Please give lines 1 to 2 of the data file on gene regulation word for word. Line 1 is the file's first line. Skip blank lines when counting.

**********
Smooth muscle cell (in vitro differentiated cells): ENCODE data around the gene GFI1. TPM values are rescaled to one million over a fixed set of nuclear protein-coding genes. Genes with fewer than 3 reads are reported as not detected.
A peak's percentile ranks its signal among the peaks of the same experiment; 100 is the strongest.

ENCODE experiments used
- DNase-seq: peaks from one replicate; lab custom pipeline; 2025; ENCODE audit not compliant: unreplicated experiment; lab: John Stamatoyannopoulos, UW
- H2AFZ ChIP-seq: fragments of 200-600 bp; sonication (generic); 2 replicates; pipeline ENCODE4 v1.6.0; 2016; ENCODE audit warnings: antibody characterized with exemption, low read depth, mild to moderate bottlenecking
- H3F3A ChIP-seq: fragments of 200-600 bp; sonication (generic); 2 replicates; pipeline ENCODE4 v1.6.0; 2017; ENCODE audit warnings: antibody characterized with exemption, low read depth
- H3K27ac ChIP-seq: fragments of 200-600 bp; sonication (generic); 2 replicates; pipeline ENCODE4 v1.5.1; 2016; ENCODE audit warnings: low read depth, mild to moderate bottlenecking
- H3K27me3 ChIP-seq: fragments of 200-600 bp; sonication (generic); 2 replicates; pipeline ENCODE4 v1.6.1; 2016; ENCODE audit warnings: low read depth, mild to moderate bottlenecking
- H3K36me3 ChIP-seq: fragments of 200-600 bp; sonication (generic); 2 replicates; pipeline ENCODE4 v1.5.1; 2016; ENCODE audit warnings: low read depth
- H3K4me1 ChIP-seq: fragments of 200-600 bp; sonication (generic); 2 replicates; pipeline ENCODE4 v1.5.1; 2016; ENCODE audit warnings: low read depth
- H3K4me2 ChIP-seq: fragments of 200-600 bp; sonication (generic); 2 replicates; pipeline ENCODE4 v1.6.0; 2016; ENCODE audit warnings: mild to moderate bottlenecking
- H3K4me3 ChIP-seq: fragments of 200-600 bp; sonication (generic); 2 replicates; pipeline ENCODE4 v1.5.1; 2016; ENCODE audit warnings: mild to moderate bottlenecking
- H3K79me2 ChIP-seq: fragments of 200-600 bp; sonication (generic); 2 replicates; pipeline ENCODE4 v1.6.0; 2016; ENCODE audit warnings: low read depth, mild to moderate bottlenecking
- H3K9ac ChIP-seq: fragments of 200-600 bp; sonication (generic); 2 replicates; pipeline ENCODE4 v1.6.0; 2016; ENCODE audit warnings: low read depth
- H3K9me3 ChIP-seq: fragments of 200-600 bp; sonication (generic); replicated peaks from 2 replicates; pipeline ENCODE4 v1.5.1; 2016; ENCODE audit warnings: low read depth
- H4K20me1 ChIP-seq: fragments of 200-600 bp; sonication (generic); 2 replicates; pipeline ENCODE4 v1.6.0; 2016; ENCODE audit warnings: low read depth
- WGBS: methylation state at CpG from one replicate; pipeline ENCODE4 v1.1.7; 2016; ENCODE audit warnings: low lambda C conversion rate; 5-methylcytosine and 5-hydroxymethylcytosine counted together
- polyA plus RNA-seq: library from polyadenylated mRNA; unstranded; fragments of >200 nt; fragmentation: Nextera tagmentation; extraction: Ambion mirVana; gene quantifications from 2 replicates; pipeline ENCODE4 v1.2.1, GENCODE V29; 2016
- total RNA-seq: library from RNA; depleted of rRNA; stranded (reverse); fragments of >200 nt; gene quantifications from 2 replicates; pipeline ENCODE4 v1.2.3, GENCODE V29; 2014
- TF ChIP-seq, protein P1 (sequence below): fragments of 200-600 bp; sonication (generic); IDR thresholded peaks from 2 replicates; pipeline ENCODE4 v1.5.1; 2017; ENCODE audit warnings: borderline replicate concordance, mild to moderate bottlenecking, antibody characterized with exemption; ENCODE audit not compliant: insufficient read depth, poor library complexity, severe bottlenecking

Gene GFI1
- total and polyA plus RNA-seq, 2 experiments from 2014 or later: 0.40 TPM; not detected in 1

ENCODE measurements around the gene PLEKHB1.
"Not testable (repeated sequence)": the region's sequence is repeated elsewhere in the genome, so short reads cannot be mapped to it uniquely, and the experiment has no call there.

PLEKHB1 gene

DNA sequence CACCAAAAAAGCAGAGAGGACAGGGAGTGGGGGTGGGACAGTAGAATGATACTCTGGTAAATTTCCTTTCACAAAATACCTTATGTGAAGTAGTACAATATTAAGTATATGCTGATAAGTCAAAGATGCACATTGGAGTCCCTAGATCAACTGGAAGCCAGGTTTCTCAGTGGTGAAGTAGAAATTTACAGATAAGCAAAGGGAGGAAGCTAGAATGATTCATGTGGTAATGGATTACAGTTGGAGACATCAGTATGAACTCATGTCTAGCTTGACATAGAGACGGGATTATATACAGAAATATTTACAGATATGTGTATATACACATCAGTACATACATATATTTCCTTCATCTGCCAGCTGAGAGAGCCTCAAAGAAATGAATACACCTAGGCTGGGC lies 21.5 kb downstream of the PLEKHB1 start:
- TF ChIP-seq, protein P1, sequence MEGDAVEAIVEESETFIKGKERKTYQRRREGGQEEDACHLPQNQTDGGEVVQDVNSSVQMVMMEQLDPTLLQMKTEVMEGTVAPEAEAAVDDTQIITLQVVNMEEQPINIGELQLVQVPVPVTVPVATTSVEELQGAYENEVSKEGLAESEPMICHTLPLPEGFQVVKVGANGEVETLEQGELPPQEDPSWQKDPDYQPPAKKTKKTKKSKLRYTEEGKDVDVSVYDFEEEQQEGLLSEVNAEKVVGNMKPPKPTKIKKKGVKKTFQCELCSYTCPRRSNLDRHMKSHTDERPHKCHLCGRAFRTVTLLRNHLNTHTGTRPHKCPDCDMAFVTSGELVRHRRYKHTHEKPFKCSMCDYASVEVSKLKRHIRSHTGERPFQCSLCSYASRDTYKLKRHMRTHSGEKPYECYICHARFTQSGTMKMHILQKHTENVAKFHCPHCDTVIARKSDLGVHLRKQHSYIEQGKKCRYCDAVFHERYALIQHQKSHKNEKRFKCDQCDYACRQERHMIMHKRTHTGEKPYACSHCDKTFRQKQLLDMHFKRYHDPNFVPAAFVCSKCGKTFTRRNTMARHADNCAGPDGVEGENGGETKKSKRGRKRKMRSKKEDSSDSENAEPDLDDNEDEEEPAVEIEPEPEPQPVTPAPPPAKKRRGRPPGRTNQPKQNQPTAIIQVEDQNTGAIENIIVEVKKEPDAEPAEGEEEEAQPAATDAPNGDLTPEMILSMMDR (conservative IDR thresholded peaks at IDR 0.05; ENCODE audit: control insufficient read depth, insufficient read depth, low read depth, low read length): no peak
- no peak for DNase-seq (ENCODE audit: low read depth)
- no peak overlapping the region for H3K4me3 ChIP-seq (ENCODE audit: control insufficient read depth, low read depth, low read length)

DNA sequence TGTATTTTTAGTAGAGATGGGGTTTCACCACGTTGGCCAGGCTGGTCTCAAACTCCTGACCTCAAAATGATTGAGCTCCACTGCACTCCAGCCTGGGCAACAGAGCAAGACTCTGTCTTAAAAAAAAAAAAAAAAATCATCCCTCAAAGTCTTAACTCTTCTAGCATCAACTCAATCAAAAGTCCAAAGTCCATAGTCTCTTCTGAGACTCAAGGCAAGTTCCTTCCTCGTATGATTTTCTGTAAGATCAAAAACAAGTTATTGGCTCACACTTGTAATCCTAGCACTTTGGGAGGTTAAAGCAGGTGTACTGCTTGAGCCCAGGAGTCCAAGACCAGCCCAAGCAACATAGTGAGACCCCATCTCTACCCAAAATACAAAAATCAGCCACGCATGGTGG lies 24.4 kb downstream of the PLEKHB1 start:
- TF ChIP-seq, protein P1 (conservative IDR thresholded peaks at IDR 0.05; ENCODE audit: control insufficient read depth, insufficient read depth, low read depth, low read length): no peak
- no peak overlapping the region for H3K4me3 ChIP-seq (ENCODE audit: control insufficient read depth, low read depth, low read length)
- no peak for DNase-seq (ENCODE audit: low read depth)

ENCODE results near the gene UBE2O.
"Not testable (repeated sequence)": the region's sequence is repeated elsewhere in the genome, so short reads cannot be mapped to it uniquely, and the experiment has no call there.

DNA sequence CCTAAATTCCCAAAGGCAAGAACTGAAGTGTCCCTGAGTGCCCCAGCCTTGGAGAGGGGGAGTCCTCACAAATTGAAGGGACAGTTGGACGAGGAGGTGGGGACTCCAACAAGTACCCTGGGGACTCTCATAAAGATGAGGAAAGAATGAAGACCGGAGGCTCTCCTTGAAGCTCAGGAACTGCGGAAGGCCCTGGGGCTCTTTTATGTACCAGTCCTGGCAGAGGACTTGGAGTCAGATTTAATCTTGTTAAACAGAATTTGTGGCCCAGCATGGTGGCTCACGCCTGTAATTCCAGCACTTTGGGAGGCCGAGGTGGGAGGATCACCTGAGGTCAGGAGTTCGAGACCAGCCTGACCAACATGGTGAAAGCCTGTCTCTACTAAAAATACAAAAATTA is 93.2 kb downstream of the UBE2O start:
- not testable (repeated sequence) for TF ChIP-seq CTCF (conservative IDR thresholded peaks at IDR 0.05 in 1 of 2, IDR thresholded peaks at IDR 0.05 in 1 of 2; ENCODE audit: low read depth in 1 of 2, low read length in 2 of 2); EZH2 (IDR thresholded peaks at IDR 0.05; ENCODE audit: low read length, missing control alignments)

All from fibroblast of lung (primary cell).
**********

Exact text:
Smooth muscle cell (in vitro differentiated cells): ENCODE data around the gene GFI1. TPM values are rescaled to one million over a fixed set of nuclear protein-coding genes. Genes with fewer than 3 reads are reported as not detected.
A peak's percentile ranks its signal among the peaks of the same experiment; 100 is the strongest.